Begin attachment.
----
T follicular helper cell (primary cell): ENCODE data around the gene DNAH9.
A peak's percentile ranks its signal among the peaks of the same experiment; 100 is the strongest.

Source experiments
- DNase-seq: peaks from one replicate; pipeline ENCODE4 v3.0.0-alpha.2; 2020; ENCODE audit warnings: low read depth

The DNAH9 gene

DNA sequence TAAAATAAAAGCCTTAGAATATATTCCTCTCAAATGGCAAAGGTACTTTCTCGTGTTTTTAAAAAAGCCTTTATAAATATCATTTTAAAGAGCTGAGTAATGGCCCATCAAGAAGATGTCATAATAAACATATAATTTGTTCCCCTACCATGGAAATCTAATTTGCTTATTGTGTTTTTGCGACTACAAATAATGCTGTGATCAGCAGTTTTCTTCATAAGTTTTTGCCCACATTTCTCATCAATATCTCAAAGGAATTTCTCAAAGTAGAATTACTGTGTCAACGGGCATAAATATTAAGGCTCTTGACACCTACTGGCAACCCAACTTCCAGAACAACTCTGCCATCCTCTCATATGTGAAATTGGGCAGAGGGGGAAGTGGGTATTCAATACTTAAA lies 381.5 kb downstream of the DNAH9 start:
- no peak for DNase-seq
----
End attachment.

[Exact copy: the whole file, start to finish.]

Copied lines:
T follicular helper cell (primary cell): ENCODE data around the gene DNAH9.
A peak's percentile ranks its signal among the peaks of the same experiment; 100 is the strongest.

Source experiments
- DNase-seq: peaks from one replicate; pipeline ENCODE4 v3.0.0-alpha.2; 2020; ENCODE audit warnings: low read depth

The DNAH9 gene

DNA sequence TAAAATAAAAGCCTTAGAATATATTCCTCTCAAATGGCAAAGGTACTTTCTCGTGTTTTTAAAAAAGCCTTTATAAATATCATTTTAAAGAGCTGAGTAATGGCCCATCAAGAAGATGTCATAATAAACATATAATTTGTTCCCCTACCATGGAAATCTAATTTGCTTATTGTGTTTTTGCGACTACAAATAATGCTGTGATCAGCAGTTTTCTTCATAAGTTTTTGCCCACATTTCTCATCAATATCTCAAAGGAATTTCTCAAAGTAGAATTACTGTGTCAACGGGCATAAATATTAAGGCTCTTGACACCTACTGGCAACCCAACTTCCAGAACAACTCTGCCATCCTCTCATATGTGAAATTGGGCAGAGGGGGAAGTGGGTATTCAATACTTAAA lies 381.5 kb downstream of the DNAH9 start:
- no peak for DNase-seq